Often undetected until it has progressed to an advanced stage, pancreatic ductal adenocarcinoma (PDAC) is a lethal cancer. The K-Ras mutant pancreatic cancer is one of the most common types. At present, there are no effective treatments for this type of cancer, as it is resistant to most clinical drugs. However, research findings indicate that K-Ras mutant PDAC cells rely on macropinocytosis for uptake of extracellular fluids—primarily human serum albumin (HSA)—for their nutrition and growth. Interestingly, K-Ras mutant tumors also overexpress folate receptors (FR), which have long been used as a therapeutic target for the treatment of other types of cancers.
Recently, a team of researchers from China, including Professor Qing-Fang Miao and Professor Yong-Su Zhen from the Chinese Academy of Sciences developed an FR-targeting, micropinocytosis-mediated bioconjugate that attacks K-Ras mutant pancreatic cancer. This study was made available online in April 2022, and was published in the Journal of Pharmaceutical Analysis.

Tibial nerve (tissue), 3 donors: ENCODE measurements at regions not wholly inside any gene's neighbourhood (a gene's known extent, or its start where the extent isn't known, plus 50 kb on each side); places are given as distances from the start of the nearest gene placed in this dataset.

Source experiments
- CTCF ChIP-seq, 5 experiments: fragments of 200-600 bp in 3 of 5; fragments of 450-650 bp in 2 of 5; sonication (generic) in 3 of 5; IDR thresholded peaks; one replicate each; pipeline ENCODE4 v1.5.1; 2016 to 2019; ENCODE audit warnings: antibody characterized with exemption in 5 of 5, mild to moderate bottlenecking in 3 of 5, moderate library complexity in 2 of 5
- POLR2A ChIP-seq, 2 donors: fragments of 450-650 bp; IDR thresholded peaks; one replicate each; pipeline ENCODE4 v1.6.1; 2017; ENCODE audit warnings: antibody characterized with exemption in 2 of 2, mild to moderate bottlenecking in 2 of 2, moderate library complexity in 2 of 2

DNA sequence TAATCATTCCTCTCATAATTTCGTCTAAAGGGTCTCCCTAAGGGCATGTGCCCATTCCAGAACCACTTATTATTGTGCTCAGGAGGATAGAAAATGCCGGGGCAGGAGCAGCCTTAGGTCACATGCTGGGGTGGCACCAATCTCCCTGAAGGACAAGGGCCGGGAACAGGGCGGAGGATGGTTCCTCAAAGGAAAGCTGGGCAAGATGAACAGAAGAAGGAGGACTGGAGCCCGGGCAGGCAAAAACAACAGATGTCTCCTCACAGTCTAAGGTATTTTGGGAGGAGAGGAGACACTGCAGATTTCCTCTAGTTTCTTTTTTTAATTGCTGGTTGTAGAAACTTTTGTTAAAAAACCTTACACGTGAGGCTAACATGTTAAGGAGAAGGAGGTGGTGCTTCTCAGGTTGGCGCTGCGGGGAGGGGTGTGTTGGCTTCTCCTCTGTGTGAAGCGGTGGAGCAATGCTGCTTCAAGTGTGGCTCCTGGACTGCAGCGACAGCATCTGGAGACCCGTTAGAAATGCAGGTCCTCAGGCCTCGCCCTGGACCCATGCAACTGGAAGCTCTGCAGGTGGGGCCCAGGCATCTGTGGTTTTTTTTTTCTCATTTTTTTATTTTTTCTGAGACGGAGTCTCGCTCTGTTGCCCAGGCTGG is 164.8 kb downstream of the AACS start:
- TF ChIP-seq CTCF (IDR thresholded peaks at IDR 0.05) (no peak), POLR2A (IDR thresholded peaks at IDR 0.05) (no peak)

“Pancreatic tumors grow under hypoxia in the tumor microenvironment and are even more resistant to cytotoxic agents in this state. We chose lidamycin (LDM), which is more cytotoxic in a hypoxic environment than a normal tumor microenvironment for this reason,” said the team. The cytotoxic behavior of lidamycin can be attributed to one of its important constituents known as active enediyene (AE).
The team used three major steps, including DNA recombination, chemical conjugation, and molecular reconstitution, to develop an FR-directed, macropinocytosis-enhanced multi-functional bioconjugate derived from four different moieties—folate (F), HSA, apoprotein of lidamycin (LDP), and AE, combinedly known as F-HSA-LDP-AE.
Next, they checked the efficacy of F-HSA-LDP-AE on different types of pancreatic cancer cell lines, and in athymic mice containing K-Ras PDAC. They found that F-HSA-LDP displayed a high binding efficiency to FRs, indicating that it was largely taken up by K-Ras pancreatic tumors via macropinocytosis. It also displayed adequate biodistribution and long-lasting localization within the tumors.
They also found that F-HSA-LDP-AE was highly cytotoxic and capable of inducing apoptosis in different types of pancreatic cell lines. Moreover, it was very effective at suppressing the growth of tumors in AsPc-1 pancreatic cancer xenografts in athymic mice.
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